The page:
Tuesday, July 15, 2008


When I was first introduced to Schoenberg, I was unable to feel it. All I could appreciate was a series of numerical patterns. It did not register as music. Even so, Schoenberg’s genius revealed itself in his organization. I became curious; tempted to peel away the layers, striving to comprehend what Schoenberg was trying to say.
To begin to contemplate serialism, one must understand what music is, definitively. Levi-Strauss maintains that music must be based on two levels of articulation; the first, a general structure that allows for the diversity of the individual under narrow limits and the second, a culturally determined interpretation of the individual. Levi-Strauss claims that serialism is based only on the first level of articulation. Yet Schoenberg considered himself a student of Mozart. How could a composer whose music only fulfills a general structure be the offspring of one of the most musical souls in history? To answer this question, one must first understand the man.
Schoenberg grew up during a time of war. The times hardened the hearts of the people. Considered a man that was unable to laugh at himself, Schoenberg was caught between two worlds; the romantic age and the modern consciousness of concentration camps and world wars. Throughout these troubling times, he began to struggle to regain his roots in Judaism. He was a “God-obsessed man of his time who had to keep music alive and pure, metaphorically uncontaminated by the lewd, daring, and sensual abandon evoked by the worship of Golden Calf, of Baal.” (The aesthetics of survival, Rochberg). Schoenberg’s ambivalence to tonality is a parallel to the spiritual starvation of his time. He intended art for the sake of art, separate from any subjectivity of the composer.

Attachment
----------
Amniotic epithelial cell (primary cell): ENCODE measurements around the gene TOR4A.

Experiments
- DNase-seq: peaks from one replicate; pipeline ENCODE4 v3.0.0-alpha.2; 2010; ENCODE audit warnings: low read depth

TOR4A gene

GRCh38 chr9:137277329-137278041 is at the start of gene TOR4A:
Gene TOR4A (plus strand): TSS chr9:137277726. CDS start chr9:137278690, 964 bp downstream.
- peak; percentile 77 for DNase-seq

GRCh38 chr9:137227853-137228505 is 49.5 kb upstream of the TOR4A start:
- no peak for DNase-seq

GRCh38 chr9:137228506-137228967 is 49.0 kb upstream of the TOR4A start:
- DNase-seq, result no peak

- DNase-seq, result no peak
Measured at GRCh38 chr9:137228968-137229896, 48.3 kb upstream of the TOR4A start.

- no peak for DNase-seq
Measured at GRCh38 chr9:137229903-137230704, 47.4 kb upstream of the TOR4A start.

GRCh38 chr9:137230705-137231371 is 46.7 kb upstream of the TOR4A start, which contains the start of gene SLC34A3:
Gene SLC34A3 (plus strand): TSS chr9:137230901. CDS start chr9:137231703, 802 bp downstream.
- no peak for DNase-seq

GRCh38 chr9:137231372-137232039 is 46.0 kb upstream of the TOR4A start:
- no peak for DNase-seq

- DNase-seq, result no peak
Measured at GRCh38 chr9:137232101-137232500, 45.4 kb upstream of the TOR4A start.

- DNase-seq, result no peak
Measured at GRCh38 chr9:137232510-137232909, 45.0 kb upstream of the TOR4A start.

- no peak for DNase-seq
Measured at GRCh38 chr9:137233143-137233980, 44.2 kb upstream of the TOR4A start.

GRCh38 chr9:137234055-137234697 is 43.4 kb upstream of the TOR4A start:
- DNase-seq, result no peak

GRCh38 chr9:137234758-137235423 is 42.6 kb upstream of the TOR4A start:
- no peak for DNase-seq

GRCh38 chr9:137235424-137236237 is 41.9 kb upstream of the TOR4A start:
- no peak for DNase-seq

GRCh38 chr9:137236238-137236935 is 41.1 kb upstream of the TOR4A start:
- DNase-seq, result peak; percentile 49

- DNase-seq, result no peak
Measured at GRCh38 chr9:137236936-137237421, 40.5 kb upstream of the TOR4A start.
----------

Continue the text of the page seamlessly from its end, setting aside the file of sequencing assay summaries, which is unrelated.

As often as Schoenberg is preferred for the elaborate and theoretical aspect of his music, he actually considered himself quite expressionistic. His rhythmus are often “demonic, fraught with tension, and often exacerbated.” Schoenberg believed and was successful in proving that the musical phrase does not owe its articulation to tonality, nor does the association between melody and accompaniment. His task was to punctuate musical statements with articulation and/or inflection in order to clarify an arrival or departure. Yet at the same time, he intended to equalize all harmonic values. Charles Rose states, “Every composer before serialism played with the shapes of his themes, abstracting them from the exact pitches; only during the first three decades of twelve-toe music did pitch exert so absolute a tyranny that it deprived shape of its importance.” This was Schoenberg’s search for a new standard, a new security, and above all “simply acquiescence.” Serialism was presented to European society after the romantic era and was not accepted until after World War II. Schoenberg believed his music was a necessary extension of the past. The connection between the past and the direction of Schoenberg’s future was evident, yet so much of what secured his music, he abandoned. His search for a new construction, left tonality as a frivolous crutch. Still, so much is said in his music. Like the people of the time, Schoenberg’s music reflects nothing personal and inevitably, he was satisfied. Some would refer to his music as forgettable and truly, that was his interpretation. Music is art of the human soul and Schoenberg was successful in finding the means to express something that could, in no other way, be expressed.

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